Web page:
The Effect of Intermittent Atrial Tachyarrhythmia on Heart Failure or Death in CRT-D Versus ICD Patients: A MADIT-CRT Substudy
Do intermittent atrial tachyarrhythmias (IATs), defined as atrial fibrillation (AF), atrial flutter, or paroxysmal supraventricular tachycardia, compromise the effects of cardiac resynchronization therapy (CRT)?
This was a post-hoc analysis of 1,264 patients (mean age 64 years) with an ejection fraction ≤30% and left bundle branch block (LBBB), who received an implantable cardioverter-defibrillator with (n = 757) or without (n = 507) CRT. The primary endpoint was a composite of all-cause mortality and nonfatal heart failure events.
The primary endpoint was reached in 24% of patients during 3.4 years of follow-up. Eleven percent of patients had a history of IATs. In the ICD + CRT group, the incidence of the primary endpoint was similar in patients who did and did not have a history of IAT. CRT reduced the risk of the primary endpoint by approximately 50% in patients with and without a history of IAT. CRT also reduced the risk of the primary endpoint to a similar degree in patients who did (hazard ratio [HR], 0.47) and did not (HR, 0.39) develop IAT during the study period.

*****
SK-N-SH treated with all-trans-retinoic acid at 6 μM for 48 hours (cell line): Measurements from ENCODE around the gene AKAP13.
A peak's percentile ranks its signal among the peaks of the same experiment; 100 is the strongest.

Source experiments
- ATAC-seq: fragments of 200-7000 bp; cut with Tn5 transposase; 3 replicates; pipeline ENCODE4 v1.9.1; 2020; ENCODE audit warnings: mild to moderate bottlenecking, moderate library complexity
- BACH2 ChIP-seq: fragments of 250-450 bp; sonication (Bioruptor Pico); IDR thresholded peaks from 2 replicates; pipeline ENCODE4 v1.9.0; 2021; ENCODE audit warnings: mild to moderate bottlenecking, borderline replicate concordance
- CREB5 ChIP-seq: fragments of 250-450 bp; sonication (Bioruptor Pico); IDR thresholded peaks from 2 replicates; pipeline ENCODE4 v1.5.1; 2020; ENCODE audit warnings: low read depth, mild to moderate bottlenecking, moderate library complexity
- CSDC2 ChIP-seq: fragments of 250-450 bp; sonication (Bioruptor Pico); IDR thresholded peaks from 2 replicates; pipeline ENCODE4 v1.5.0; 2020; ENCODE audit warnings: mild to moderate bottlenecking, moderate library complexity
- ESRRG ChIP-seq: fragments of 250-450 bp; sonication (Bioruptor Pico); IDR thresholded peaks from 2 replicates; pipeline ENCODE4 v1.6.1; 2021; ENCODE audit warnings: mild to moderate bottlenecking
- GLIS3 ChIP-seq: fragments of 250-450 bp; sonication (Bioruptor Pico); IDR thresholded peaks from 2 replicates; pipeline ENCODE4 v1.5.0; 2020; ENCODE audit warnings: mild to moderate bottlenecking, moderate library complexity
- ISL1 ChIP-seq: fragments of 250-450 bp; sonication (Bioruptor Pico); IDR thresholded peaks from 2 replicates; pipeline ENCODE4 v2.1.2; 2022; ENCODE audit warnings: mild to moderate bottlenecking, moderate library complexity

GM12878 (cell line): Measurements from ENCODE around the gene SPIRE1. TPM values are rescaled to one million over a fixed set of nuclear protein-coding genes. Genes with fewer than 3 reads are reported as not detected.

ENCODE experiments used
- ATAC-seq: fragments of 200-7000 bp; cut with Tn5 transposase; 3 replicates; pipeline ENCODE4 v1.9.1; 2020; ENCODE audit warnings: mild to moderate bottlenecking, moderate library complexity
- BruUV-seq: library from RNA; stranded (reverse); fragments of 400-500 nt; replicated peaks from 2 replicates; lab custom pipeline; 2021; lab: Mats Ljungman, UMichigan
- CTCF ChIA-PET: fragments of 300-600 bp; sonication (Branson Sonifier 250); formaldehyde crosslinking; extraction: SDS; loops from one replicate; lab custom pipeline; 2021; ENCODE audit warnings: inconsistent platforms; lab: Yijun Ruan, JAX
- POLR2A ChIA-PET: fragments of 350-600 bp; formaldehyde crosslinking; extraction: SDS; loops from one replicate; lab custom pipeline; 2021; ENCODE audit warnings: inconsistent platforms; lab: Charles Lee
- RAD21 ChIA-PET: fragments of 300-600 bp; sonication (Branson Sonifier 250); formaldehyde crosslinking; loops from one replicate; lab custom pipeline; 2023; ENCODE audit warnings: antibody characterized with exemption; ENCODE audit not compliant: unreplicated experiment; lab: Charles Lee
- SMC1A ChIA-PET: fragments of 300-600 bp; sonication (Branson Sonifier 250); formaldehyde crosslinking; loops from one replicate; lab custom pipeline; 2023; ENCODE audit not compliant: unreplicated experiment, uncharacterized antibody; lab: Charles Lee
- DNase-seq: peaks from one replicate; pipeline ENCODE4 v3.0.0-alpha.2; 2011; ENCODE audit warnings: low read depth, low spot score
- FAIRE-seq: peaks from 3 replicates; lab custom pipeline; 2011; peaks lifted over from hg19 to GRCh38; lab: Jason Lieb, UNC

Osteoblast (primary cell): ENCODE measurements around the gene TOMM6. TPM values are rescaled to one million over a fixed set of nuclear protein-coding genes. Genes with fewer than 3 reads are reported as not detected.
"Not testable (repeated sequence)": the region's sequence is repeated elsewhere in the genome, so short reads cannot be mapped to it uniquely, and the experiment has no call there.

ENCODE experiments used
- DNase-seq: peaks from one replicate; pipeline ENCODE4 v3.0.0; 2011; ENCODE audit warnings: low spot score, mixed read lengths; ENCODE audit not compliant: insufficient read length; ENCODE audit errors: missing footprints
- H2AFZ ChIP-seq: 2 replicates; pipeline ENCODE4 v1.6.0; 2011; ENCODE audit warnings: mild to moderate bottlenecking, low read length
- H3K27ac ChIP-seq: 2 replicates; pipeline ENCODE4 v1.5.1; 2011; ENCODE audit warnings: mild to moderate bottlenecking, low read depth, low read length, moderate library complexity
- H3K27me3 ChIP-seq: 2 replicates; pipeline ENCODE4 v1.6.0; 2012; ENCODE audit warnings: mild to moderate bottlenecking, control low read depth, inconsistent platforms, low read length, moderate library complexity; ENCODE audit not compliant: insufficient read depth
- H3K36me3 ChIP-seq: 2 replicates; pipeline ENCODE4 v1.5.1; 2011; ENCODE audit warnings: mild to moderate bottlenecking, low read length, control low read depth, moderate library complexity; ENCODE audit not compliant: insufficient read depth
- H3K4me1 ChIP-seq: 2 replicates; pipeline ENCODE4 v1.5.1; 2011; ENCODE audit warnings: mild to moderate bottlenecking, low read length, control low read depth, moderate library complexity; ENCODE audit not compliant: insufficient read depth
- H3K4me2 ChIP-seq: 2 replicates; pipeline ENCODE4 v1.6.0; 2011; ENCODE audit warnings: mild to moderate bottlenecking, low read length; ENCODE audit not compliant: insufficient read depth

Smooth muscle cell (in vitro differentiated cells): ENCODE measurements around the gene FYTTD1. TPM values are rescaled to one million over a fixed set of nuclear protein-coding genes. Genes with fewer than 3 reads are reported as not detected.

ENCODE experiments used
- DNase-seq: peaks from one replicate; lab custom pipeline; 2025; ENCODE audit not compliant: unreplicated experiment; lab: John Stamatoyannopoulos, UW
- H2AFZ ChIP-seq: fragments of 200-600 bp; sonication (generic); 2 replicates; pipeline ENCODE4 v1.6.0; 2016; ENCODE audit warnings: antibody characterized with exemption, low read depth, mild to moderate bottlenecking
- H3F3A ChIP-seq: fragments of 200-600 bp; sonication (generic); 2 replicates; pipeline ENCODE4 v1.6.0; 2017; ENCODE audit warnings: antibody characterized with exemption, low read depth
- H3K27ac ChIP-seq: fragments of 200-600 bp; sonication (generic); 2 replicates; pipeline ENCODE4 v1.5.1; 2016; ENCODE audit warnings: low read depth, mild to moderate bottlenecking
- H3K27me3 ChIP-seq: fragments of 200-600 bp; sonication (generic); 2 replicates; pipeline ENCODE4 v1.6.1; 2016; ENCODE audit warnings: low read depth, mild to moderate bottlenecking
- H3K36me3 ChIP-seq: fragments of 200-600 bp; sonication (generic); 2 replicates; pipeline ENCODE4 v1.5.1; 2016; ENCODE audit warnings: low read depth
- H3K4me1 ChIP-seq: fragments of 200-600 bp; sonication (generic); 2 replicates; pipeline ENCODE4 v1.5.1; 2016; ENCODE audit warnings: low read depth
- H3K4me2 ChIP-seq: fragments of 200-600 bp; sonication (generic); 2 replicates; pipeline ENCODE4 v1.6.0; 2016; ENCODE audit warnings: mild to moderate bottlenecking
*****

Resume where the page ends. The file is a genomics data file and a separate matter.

The beneficial effects of CRT in patients with cardiomyopathy and an LBBB are not attenuated by a history of IAT or by IATs that occur after device implantation.
CRT previously has been shown to be less effective in patients with persistent AF. This study has shown that intermittent IAT (most often paroxysmal AF) does not compromise the effects of CRT. However, an interaction between CRT and AF probably depends on the AF burden, which was not analyzed in this study.
Clinical Topics: Arrhythmias and Clinical EP, Heart Failure and Cardiomyopathies, Implantable Devices, EP Basic Science, SCD/Ventricular Arrhythmias, Atrial Fibrillation/Supraventricular Arrhythmias, Acute Heart Failure
Keywords: Death, Heart Failure, Bundle-Branch Block, Atrial Flutter, Cardiac Resynchronization Therapy, Tachycardia
< Back to Listings